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HomeNewsCampusJenna Peace: Standing up for what's right

Jenna Peace: Standing up for what’s right

The month the world shutdown, a pandemic looming, exams on the approach, few had time to think about union elections.

Yet Jenna Peace, then a PR & Strategic Foundations student, decided it was her time.

Peace, 25, campaigned to be elected as the head of the Durham College Student Association (DCSA) by dressing up as a big yellow fruit to draw attention to healthier foods on campus.

Little did she know she would lead the DCSA through some of the most difficult times in the college’s history.

But how did this Montreal born life-long learner arrive at Durham College, and where will she go?

According to one of Peace’s instructors, Matisse Hamel-Nelis, “The sky’s the limit.”

“She (Peace) challenged me in the best way possible,” Hamel-Nelis said. “She always put 110 per cent into everything.”

According to Hamel-Nelis, program coordinator of the three-year PR and Strategic Communications program, Jenna Peace was always one to stand up in class and speak out on behalf of others.

Peace said she cannot stand seeing others experience injustice, and will speak out in their defense, even if it gets her into trouble.

“One time in high-school…one of my classmates had ADHD…one day he hadn’t taken his medication…he was just being silly for one second and the teacher snapped,” Jenna reminisced. “I remember losing my mind…I literally stood up and went ‘you can’t talk to him like that.'”

As someone with ADHD herself, Peace thought it was unjust for another student to be singled out.

As to where all this passion comes from, not even Peace knows. In her words, she is “always on.”

According to Peace, coming to Ontario was a winding journey. She’d managed events at LaSalle College in Montreal, worked for corporations like the NHL, and eventually found work at Oshawa’s Party City, but this didn’t provide enough challenge.

Then one of Peace’s friends died in 2019.

“This was the first person I had lost,” Peace said. “I ended up re-evaluating my life and what I wanted to do. It really forced me to take a pause and I ended up applying to Durham College.”

Peace said she didn’t expect to become the student chairperson for DCSA back then, but she finds being the voice of students rewarding.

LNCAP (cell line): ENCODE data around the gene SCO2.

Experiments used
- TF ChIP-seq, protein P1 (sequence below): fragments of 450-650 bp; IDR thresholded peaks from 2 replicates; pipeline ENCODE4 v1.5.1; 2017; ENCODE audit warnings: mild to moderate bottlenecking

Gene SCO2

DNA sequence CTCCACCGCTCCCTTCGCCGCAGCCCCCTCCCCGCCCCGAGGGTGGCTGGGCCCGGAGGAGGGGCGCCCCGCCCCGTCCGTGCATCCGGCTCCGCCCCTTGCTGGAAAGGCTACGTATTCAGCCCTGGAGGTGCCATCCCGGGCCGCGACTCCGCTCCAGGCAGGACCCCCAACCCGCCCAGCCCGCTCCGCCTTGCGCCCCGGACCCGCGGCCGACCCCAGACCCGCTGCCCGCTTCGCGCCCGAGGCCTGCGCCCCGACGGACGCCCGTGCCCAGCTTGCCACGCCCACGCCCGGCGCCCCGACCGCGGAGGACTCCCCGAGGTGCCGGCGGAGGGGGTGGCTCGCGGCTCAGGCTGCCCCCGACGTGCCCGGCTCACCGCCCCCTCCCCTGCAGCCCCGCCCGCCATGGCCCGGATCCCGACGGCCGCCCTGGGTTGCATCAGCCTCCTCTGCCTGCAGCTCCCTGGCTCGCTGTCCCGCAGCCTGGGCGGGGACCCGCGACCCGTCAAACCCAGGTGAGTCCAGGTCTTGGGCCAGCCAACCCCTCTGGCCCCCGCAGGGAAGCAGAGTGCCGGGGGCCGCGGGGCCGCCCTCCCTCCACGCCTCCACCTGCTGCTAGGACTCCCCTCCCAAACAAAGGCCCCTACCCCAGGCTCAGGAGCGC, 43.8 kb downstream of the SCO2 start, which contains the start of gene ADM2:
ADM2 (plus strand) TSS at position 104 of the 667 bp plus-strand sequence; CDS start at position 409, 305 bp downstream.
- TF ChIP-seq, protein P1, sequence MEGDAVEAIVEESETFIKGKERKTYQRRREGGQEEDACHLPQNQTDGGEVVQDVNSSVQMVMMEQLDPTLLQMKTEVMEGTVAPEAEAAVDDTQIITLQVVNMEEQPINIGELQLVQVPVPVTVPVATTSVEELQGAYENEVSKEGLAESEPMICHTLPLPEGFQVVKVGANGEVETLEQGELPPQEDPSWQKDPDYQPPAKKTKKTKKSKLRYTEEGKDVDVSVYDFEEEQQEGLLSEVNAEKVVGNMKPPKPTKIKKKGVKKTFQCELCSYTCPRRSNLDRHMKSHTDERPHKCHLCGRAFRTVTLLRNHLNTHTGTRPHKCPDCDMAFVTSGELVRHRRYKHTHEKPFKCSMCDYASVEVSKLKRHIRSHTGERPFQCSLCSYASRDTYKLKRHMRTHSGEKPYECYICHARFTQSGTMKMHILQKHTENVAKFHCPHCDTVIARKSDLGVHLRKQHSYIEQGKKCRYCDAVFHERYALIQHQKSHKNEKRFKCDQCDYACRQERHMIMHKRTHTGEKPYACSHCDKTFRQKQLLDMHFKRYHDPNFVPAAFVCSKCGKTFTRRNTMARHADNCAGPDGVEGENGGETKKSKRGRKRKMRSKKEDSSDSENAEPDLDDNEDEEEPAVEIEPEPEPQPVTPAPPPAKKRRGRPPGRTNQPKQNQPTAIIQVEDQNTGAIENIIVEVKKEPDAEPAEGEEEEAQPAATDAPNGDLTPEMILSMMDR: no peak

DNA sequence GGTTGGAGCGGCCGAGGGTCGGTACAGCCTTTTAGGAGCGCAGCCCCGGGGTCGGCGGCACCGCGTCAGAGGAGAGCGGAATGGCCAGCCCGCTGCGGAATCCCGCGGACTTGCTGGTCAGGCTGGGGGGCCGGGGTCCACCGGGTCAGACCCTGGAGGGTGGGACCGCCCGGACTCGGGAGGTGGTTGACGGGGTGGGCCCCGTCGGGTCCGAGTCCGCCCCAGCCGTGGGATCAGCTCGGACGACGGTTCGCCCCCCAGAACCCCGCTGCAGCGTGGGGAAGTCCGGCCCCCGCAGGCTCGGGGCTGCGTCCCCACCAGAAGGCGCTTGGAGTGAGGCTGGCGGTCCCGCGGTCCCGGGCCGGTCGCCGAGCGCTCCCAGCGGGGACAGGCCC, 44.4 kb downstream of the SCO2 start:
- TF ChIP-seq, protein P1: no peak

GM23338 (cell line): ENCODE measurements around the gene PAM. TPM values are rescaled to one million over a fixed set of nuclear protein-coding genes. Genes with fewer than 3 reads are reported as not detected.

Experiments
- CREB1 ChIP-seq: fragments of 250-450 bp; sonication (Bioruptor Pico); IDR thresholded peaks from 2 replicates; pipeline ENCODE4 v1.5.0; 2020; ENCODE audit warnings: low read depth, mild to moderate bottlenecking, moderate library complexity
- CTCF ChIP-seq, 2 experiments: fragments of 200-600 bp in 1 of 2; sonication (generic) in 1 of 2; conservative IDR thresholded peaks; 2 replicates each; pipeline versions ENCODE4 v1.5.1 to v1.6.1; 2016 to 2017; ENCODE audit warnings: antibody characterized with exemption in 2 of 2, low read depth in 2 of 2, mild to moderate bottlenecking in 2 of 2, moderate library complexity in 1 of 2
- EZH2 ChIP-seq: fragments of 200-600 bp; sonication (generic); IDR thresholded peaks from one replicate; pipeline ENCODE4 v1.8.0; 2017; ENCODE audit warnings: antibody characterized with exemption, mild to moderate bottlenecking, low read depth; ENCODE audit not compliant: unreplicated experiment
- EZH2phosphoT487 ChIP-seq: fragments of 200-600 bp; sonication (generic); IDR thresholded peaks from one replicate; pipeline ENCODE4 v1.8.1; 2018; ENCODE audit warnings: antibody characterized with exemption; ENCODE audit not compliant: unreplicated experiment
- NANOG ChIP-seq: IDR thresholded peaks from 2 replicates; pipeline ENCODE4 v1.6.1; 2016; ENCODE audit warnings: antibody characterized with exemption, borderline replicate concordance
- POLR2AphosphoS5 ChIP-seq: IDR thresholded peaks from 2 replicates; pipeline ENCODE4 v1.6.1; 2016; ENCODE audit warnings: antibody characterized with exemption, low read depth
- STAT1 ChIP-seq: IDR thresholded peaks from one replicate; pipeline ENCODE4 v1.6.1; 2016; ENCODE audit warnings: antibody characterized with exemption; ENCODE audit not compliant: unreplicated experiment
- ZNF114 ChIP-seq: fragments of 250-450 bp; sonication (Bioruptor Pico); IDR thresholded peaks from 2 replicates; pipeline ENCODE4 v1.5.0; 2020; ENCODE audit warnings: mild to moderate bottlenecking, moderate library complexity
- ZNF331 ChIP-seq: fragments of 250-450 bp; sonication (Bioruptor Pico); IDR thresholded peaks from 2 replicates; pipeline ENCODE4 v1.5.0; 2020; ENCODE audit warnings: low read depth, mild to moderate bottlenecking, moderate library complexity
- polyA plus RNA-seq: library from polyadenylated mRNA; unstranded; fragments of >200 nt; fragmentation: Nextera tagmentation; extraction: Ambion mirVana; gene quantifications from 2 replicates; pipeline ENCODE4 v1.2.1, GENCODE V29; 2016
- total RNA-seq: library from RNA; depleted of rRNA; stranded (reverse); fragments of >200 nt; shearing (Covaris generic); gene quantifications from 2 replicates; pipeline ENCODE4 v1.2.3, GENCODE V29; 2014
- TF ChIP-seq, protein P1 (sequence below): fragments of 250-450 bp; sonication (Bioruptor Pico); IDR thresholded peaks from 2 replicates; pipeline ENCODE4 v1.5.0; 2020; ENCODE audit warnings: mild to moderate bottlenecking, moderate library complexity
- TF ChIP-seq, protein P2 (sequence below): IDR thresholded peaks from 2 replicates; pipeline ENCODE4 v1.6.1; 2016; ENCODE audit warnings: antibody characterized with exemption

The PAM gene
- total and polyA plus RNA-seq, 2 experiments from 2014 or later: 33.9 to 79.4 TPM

Peace has enjoyed working as part of a team since she was young, she said, and she has always been interested in leadership. She was drawn to the DCSA position by the idea that she could improve the student experience.

When the pandemic struck, Peace said she saw it as a point of pride to lead the DCSA through the turmoil. She attended meetings as the voice for students to advocate for solutions to their problems.

According to Hamel-Nelis, Peace is a “go-getter.” Having Peace in her class made Hamel-Nelis consider how she could create the most inclusive classes possible.

“Seeing her fight for other students, and other programs around around this campus, made me rethink what am I doing and how I could do it better for my students,” Hamel-Nelis said. “She really inspired me to take a look inward.”

In her future, Peace said she wants to one day be a mother, but is teaching herself to make her life decisions with more than that one thing in mind.

Peace knew she had come to love leadership. She decided that where ever she lives in the future, she would sit on at least one board as a hobby.

Career-wise, Peace said, she’s getting help from Durham College’s career development, but the future is uncertain. Whatever opportunity arises, even if it’s not what she prepared for, Peace says she’ll take it if it feels right.

“I’ve been looking to getting into the film industry and storytelling,” Peace said. She believes there is a lot of power behind storytelling.

“I love hearing stories, I love consuming stories,” Peace explained. She spends much of her free time reading. “It’s so cool to see one thing from someone’s brain come to life.”

One piece of advice Peace lives by is to learn about the people around her, especially now.

“We suffered not just as a nation but the whole world,” she said, “we all need to start being friendlier to each other…we all need to get out of our comfort zones just a bit so that we can feel all together again…we can spread a little more love in this world.”